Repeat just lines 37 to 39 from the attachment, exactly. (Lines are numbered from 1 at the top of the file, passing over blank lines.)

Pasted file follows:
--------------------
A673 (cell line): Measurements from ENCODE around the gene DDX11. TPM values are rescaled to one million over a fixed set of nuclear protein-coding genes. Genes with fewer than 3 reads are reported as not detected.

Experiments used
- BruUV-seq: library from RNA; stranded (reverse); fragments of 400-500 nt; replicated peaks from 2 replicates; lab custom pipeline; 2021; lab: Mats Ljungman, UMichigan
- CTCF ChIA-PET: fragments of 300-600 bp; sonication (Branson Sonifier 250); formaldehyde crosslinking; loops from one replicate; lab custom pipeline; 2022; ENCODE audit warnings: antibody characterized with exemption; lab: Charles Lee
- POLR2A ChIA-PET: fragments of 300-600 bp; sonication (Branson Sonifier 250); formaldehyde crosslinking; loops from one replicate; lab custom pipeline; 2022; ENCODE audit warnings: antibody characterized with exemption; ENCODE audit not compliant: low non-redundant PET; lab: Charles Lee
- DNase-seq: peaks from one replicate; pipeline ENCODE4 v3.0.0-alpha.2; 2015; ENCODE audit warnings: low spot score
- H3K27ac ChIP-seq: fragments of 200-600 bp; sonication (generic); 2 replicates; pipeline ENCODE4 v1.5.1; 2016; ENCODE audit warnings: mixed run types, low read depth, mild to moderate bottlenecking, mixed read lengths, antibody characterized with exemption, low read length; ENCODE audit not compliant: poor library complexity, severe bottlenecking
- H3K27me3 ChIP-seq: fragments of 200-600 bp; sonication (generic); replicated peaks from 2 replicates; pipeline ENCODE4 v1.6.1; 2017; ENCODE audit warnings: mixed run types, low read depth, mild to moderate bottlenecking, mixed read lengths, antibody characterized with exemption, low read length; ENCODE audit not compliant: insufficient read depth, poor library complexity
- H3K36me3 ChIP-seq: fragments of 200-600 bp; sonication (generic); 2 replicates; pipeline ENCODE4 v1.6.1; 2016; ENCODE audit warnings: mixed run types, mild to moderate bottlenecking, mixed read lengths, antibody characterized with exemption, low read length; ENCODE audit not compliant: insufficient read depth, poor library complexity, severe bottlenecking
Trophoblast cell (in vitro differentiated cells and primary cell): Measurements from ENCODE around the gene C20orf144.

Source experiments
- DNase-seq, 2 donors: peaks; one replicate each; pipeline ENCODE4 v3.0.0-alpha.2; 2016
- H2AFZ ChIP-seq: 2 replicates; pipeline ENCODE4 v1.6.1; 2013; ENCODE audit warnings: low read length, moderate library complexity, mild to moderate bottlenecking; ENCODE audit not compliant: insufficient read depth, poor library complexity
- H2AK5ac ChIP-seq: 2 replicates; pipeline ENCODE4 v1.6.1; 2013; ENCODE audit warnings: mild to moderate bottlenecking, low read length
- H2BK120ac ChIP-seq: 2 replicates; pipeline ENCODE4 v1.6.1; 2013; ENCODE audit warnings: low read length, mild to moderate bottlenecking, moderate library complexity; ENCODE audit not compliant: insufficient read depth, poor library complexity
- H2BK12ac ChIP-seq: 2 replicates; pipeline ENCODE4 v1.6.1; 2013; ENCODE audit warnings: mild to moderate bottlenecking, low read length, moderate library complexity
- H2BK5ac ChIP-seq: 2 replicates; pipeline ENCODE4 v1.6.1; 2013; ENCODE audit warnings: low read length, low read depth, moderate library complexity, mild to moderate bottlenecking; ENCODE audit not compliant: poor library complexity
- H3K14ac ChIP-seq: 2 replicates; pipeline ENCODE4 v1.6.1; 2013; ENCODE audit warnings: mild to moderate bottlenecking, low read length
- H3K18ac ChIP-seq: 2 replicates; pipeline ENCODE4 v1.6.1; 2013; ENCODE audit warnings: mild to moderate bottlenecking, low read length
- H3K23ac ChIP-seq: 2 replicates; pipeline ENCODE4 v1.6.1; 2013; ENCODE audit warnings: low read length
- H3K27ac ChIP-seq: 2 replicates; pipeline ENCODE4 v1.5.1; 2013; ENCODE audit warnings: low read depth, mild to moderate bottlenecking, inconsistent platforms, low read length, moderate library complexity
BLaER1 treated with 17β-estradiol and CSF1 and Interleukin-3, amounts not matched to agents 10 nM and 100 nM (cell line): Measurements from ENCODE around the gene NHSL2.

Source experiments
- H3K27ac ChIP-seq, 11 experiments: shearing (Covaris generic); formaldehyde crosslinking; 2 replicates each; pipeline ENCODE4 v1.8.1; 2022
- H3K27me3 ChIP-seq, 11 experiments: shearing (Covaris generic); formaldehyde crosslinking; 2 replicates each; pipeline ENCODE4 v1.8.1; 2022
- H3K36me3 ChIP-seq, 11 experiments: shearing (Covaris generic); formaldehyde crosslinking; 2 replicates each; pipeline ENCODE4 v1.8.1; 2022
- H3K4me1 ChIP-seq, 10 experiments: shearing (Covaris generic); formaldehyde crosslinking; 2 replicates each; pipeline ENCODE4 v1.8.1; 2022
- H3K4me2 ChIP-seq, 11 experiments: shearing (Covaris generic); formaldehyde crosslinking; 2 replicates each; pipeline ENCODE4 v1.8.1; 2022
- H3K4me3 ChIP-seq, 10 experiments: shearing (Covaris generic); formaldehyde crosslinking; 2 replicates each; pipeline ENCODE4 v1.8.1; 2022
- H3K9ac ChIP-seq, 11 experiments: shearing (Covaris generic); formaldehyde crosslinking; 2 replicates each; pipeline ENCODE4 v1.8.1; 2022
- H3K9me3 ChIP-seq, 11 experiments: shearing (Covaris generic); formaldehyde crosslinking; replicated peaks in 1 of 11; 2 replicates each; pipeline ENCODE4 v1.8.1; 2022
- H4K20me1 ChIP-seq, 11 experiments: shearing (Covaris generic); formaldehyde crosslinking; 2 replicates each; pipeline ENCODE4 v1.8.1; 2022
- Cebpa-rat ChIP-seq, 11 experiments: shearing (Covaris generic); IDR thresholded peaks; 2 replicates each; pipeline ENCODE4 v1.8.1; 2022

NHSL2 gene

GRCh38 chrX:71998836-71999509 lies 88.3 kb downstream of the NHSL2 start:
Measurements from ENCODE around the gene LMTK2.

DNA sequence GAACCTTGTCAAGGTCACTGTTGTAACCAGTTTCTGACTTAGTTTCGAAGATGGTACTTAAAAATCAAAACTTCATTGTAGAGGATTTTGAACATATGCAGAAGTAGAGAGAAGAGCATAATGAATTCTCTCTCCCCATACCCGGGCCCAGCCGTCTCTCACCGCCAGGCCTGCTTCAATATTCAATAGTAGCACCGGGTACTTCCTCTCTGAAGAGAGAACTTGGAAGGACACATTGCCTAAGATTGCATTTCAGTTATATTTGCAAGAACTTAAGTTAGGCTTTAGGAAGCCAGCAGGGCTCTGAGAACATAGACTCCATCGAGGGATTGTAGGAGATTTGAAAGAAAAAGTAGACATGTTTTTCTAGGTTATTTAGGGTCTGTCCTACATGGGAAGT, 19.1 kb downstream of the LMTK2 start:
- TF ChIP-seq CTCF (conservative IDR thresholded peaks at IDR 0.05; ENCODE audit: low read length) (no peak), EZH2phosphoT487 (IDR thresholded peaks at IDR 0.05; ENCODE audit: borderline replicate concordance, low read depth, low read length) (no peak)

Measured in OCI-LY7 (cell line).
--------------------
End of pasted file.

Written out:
DNA sequence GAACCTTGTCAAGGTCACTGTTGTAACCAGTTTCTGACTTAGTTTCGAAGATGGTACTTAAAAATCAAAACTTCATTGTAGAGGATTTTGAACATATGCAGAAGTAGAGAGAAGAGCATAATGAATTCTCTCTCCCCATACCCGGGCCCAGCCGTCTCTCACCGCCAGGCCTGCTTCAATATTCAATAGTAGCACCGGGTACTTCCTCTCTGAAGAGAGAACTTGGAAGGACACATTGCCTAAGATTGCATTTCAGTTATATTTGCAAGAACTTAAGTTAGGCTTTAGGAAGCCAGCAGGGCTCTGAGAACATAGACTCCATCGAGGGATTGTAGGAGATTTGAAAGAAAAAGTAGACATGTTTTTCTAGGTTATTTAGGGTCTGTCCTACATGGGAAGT, 19.1 kb downstream of the LMTK2 start:
- TF ChIP-seq CTCF (conservative IDR thresholded peaks at IDR 0.05; ENCODE audit: low read length) (no peak), EZH2phosphoT487 (IDR thresholded peaks at IDR 0.05; ENCODE audit: borderline replicate concordance, low read depth, low read length) (no peak)

Measured in OCI-LY7 (cell line).